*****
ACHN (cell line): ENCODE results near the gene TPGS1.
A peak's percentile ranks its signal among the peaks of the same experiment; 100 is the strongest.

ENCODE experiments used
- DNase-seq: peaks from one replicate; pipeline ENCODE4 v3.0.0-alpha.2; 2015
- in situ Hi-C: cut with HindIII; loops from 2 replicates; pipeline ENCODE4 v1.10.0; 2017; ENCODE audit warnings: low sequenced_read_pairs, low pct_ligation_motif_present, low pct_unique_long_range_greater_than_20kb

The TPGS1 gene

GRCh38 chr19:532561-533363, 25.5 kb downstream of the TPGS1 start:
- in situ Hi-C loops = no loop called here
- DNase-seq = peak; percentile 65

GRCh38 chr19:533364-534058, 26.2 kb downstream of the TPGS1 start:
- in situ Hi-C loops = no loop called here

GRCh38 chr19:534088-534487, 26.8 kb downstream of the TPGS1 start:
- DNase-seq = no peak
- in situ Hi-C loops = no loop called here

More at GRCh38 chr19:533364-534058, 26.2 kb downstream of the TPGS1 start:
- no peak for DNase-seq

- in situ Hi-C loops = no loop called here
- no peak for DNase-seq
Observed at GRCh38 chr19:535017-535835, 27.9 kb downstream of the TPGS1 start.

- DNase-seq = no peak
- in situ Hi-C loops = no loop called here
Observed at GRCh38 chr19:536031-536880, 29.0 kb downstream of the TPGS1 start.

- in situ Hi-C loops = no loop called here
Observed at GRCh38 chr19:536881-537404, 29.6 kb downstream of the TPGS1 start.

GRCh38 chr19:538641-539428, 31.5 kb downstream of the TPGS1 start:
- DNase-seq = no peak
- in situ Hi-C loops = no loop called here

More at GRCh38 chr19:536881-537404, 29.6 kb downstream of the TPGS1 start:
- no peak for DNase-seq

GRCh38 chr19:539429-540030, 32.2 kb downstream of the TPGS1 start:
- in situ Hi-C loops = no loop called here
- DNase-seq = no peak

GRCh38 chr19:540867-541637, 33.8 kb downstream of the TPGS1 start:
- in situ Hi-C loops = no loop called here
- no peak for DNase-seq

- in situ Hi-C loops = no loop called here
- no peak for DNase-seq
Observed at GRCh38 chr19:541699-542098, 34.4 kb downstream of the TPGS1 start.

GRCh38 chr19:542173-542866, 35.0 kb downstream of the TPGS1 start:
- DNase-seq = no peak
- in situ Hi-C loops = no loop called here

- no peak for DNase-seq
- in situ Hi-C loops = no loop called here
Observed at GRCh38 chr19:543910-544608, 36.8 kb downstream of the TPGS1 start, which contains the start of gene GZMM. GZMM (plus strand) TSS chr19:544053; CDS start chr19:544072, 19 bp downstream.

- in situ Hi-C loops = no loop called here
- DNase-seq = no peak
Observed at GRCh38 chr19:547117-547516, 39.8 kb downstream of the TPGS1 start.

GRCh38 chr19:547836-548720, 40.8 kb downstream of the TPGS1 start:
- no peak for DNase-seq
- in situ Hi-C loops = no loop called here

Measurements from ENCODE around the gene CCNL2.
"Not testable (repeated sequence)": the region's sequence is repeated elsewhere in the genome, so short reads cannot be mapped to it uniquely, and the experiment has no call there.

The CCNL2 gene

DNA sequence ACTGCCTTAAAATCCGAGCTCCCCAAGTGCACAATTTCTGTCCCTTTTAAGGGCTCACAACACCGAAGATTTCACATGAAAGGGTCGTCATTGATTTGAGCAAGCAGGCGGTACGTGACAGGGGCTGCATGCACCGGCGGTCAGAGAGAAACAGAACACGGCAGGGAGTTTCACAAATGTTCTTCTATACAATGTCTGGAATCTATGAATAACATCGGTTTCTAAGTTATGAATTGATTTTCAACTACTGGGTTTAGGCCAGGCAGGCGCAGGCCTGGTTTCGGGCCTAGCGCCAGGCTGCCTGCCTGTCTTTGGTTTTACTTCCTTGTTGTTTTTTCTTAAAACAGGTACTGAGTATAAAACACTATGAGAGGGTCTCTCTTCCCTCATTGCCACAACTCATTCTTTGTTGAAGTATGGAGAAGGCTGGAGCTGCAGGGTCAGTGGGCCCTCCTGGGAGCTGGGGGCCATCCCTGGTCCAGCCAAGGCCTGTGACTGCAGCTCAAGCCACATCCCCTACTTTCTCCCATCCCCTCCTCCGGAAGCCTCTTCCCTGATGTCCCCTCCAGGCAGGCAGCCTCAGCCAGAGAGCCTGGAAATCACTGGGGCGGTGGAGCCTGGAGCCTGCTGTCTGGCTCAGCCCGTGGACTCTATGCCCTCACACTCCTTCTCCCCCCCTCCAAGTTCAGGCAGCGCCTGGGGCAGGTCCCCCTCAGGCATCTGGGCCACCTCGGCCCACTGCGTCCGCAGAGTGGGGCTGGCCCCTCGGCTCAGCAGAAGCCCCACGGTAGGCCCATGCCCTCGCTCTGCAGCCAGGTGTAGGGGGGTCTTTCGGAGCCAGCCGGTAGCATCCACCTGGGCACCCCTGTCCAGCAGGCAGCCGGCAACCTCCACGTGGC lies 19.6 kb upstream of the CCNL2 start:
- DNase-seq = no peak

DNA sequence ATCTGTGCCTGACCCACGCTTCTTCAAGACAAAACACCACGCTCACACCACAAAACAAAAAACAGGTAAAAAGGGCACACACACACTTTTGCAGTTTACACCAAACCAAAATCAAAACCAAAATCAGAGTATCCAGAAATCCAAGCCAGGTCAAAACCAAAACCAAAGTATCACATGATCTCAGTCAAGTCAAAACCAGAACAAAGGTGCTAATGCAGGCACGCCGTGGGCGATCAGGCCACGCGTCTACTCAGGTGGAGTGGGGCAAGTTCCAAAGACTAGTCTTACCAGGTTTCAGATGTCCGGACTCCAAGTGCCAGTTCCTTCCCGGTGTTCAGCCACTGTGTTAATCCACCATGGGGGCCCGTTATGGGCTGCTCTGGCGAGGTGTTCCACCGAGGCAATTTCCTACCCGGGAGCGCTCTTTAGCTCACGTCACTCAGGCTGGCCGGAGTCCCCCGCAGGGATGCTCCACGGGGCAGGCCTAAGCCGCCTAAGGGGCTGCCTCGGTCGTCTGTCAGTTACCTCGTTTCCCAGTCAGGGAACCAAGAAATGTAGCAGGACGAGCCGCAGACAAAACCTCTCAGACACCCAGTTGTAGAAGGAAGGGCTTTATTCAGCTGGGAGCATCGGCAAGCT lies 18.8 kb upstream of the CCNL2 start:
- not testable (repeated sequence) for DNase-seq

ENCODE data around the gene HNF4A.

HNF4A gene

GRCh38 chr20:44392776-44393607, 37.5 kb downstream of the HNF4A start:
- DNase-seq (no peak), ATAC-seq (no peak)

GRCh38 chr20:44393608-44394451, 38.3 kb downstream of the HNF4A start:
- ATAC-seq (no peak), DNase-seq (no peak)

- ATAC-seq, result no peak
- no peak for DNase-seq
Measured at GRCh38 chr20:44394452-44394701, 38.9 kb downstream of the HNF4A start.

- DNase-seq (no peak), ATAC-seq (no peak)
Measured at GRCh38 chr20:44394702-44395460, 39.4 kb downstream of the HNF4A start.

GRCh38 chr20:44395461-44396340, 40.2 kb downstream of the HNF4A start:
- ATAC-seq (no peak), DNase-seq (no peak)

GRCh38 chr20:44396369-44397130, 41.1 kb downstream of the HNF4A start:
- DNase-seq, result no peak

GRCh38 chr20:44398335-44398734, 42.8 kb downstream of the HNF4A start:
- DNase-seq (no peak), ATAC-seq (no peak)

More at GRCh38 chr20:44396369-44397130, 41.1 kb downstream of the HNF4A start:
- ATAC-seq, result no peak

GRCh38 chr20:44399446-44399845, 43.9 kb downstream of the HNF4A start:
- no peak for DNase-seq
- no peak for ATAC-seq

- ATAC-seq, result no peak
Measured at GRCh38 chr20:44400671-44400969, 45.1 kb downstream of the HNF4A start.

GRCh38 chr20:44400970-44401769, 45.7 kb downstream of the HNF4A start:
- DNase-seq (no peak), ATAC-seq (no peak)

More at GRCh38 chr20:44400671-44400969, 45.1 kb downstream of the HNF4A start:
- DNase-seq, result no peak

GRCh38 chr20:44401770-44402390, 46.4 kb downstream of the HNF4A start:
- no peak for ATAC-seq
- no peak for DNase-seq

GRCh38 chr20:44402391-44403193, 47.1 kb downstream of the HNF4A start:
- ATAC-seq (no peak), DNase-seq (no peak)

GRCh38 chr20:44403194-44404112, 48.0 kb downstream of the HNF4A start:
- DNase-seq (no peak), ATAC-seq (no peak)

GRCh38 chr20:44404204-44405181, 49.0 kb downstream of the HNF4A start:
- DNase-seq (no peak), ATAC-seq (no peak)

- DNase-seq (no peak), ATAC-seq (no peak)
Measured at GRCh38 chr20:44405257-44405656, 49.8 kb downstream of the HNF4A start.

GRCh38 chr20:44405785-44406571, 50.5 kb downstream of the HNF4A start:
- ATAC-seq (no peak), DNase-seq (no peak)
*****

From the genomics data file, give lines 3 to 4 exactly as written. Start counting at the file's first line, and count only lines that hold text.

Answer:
ENCODE experiments used
- DNase-seq: peaks from one replicate; pipeline ENCODE4 v3.0.0-alpha.2; 2015